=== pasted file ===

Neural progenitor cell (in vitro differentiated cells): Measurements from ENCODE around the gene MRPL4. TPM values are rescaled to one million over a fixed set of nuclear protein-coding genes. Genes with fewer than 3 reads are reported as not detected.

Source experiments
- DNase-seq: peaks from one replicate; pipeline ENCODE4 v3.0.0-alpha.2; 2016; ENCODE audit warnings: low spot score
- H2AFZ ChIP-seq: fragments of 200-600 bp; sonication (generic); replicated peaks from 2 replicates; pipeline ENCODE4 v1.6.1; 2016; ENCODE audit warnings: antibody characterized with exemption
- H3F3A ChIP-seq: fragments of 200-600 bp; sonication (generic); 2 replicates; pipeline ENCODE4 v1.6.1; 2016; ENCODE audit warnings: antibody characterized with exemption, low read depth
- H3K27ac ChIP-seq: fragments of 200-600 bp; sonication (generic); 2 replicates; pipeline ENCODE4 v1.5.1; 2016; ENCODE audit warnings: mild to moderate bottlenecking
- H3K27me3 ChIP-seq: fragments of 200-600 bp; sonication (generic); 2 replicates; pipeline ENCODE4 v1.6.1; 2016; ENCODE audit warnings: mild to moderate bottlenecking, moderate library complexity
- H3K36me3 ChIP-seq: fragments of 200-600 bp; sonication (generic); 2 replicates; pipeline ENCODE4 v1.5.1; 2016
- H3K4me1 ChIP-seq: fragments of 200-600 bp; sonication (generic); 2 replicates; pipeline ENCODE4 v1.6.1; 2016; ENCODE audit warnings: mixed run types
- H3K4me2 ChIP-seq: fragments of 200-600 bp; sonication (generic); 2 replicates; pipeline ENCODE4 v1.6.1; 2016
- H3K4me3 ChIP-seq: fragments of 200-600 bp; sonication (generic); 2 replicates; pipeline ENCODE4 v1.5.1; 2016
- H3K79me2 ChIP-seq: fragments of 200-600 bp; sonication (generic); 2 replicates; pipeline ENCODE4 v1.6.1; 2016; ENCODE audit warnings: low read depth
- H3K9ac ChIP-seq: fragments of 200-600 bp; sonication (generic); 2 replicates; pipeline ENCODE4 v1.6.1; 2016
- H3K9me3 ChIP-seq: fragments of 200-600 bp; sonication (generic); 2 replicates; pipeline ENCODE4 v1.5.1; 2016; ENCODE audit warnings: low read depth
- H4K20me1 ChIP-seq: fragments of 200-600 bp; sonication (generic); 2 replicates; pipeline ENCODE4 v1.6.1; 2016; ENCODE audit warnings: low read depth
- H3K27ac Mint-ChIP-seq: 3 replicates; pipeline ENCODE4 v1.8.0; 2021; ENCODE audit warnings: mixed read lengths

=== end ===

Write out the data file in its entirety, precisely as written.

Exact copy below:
Neural progenitor cell (in vitro differentiated cells): Measurements from ENCODE around the gene MRPL4. TPM values are rescaled to one million over a fixed set of nuclear protein-coding genes. Genes with fewer than 3 reads are reported as not detected.

Source experiments
- DNase-seq: peaks from one replicate; pipeline ENCODE4 v3.0.0-alpha.2; 2016; ENCODE audit warnings: low spot score
- H2AFZ ChIP-seq: fragments of 200-600 bp; sonication (generic); replicated peaks from 2 replicates; pipeline ENCODE4 v1.6.1; 2016; ENCODE audit warnings: antibody characterized with exemption
- H3F3A ChIP-seq: fragments of 200-600 bp; sonication (generic); 2 replicates; pipeline ENCODE4 v1.6.1; 2016; ENCODE audit warnings: antibody characterized with exemption, low read depth
- H3K27ac ChIP-seq: fragments of 200-600 bp; sonication (generic); 2 replicates; pipeline ENCODE4 v1.5.1; 2016; ENCODE audit warnings: mild to moderate bottlenecking
- H3K27me3 ChIP-seq: fragments of 200-600 bp; sonication (generic); 2 replicates; pipeline ENCODE4 v1.6.1; 2016; ENCODE audit warnings: mild to moderate bottlenecking, moderate library complexity
- H3K36me3 ChIP-seq: fragments of 200-600 bp; sonication (generic); 2 replicates; pipeline ENCODE4 v1.5.1; 2016
- H3K4me1 ChIP-seq: fragments of 200-600 bp; sonication (generic); 2 replicates; pipeline ENCODE4 v1.6.1; 2016; ENCODE audit warnings: mixed run types
- H3K4me2 ChIP-seq: fragments of 200-600 bp; sonication (generic); 2 replicates; pipeline ENCODE4 v1.6.1; 2016
- H3K4me3 ChIP-seq: fragments of 200-600 bp; sonication (generic); 2 replicates; pipeline ENCODE4 v1.5.1; 2016
- H3K79me2 ChIP-seq: fragments of 200-600 bp; sonication (generic); 2 replicates; pipeline ENCODE4 v1.6.1; 2016; ENCODE audit warnings: low read depth
- H3K9ac ChIP-seq: fragments of 200-600 bp; sonication (generic); 2 replicates; pipeline ENCODE4 v1.6.1; 2016
- H3K9me3 ChIP-seq: fragments of 200-600 bp; sonication (generic); 2 replicates; pipeline ENCODE4 v1.5.1; 2016; ENCODE audit warnings: low read depth
- H4K20me1 ChIP-seq: fragments of 200-600 bp; sonication (generic); 2 replicates; pipeline ENCODE4 v1.6.1; 2016; ENCODE audit warnings: low read depth
- H3K27ac Mint-ChIP-seq: 3 replicates; pipeline ENCODE4 v1.8.0; 2021; ENCODE audit warnings: mixed read lengths